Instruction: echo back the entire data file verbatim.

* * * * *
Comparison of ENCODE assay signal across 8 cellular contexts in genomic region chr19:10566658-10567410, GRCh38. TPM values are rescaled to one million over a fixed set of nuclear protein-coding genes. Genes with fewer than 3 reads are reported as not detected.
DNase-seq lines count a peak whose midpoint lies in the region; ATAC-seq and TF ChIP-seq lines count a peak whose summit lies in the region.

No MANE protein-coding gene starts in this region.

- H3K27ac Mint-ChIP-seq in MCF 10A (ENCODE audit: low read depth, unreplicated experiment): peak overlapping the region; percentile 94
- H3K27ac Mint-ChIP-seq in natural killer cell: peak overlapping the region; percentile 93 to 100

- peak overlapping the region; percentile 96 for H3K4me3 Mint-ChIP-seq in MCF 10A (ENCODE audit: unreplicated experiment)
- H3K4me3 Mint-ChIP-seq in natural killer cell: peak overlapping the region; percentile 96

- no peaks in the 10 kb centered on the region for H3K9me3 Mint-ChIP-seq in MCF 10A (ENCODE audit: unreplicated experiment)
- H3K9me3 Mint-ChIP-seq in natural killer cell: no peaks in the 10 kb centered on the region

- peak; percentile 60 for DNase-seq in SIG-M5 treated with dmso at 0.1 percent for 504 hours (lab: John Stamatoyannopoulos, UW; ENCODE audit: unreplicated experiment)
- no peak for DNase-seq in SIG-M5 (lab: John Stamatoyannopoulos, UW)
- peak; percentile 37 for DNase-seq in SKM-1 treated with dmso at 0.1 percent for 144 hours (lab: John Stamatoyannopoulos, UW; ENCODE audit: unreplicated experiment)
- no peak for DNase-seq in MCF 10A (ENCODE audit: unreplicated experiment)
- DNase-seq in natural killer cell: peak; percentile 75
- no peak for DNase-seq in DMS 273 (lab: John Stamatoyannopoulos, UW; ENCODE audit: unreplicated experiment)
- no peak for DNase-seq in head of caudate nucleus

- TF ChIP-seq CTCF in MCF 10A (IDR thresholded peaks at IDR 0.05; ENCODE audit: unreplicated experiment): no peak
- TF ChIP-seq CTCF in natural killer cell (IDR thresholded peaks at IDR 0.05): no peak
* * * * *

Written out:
Comparison of ENCODE assay signal across 8 cellular contexts in genomic region chr19:10566658-10567410, GRCh38. TPM values are rescaled to one million over a fixed set of nuclear protein-coding genes. Genes with fewer than 3 reads are reported as not detected.
DNase-seq lines count a peak whose midpoint lies in the region; ATAC-seq and TF ChIP-seq lines count a peak whose summit lies in the region.

No MANE protein-coding gene starts in this region.

- H3K27ac Mint-ChIP-seq in MCF 10A (ENCODE audit: low read depth, unreplicated experiment): peak overlapping the region; percentile 94
- H3K27ac Mint-ChIP-seq in natural killer cell: peak overlapping the region; percentile 93 to 100

- peak overlapping the region; percentile 96 for H3K4me3 Mint-ChIP-seq in MCF 10A (ENCODE audit: unreplicated experiment)
- H3K4me3 Mint-ChIP-seq in natural killer cell: peak overlapping the region; percentile 96

- no peaks in the 10 kb centered on the region for H3K9me3 Mint-ChIP-seq in MCF 10A (ENCODE audit: unreplicated experiment)
- H3K9me3 Mint-ChIP-seq in natural killer cell: no peaks in the 10 kb centered on the region

- peak; percentile 60 for DNase-seq in SIG-M5 treated with dmso at 0.1 percent for 504 hours (lab: John Stamatoyannopoulos, UW; ENCODE audit: unreplicated experiment)
- no peak for DNase-seq in SIG-M5 (lab: John Stamatoyannopoulos, UW)
- peak; percentile 37 for DNase-seq in SKM-1 treated with dmso at 0.1 percent for 144 hours (lab: John Stamatoyannopoulos, UW; ENCODE audit: unreplicated experiment)
- no peak for DNase-seq in MCF 10A (ENCODE audit: unreplicated experiment)
- DNase-seq in natural killer cell: peak; percentile 75
- no peak for DNase-seq in DMS 273 (lab: John Stamatoyannopoulos, UW; ENCODE audit: unreplicated experiment)
- no peak for DNase-seq in head of caudate nucleus

- TF ChIP-seq CTCF in MCF 10A (IDR thresholded peaks at IDR 0.05; ENCODE audit: unreplicated experiment): no peak
- TF ChIP-seq CTCF in natural killer cell (IDR thresholded peaks at IDR 0.05): no peak